Observation is all about getting new insights. The better you observe, the quicker new insights will come.
I was reading the ‘Art of Innovation’, the bestseller by Tom Kelly of the hugely successful design firm IDEO. Observation is a cornerstone in their innovation and design approach. Confronted with an innovation challenge, they start observing the interaction between user and product to seek the motivation behind the way products are being used.
Seek the rule breaker
Rule breakers are gold: these persons do not go by the rules of the product, but they try to adapt the product to their own specific and often quirky needs. So finding edgy rule breakers is vital as it generates insights on why existing products are not yet optimal in their design. Innovation happens on the edge because that’s where rule breakers are.
I don’t see myself specifically as a keen observer. So I need to do this consciously. And in my field of change and innovation through participation I’m on the lookout for edgy methods. One I recently discovered is Dynamic Facilitation and has revolutionary potential (I say potential because the method still has many flaws). A more day-to-day approach is to closely observe the meeting dynamics. Where are the non-vocal participants that sit on the edge, sometimes physically? What message do they convey? And why? Interpreting their behaviour can be key in finding those entry points that lead to a successful outcome.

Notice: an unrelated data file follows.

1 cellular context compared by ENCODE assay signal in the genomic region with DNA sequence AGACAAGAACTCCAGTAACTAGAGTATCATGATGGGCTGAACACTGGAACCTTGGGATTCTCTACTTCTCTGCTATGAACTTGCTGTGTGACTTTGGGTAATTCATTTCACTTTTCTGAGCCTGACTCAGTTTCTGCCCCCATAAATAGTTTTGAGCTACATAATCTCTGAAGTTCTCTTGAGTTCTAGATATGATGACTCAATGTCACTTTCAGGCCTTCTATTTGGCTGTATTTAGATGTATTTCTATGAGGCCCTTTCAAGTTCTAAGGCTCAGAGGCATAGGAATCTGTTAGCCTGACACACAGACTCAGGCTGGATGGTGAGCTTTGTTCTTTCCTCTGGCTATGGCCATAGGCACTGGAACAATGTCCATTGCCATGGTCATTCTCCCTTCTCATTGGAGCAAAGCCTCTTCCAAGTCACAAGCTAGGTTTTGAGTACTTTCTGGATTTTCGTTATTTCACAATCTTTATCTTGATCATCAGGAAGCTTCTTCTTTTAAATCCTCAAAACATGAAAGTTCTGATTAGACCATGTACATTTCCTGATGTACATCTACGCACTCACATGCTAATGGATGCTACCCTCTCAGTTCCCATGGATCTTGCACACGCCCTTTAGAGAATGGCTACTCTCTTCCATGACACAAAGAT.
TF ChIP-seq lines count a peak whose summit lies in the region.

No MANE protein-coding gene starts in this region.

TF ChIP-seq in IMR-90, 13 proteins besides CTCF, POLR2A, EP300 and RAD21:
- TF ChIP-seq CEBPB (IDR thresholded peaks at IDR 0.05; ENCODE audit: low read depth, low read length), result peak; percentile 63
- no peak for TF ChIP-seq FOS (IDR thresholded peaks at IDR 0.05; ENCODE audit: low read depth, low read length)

Train your observation skills!
And with every thing that can be done consciously, it can also be trained. I use the following three rules:
- Use an expert or expertise to help you on your way. For example: if you wander through a forest with a mycologist, mushrooms will suddenly pop up everywhere and the way a forest looks will never be the same to you.
- Have a look at the issue from different angles. Taking this very literally can be quite fun and very useful. For example: picture your problem in the centre of the room and then have a look at it from different angles (such as lying on the ground). Actually the 6 coloured hats for problem solving that de Bono has developed does exactly the same.
- And of course do not forget to look at the edges…
It will help you getting innovation within a closer and quicker grasp.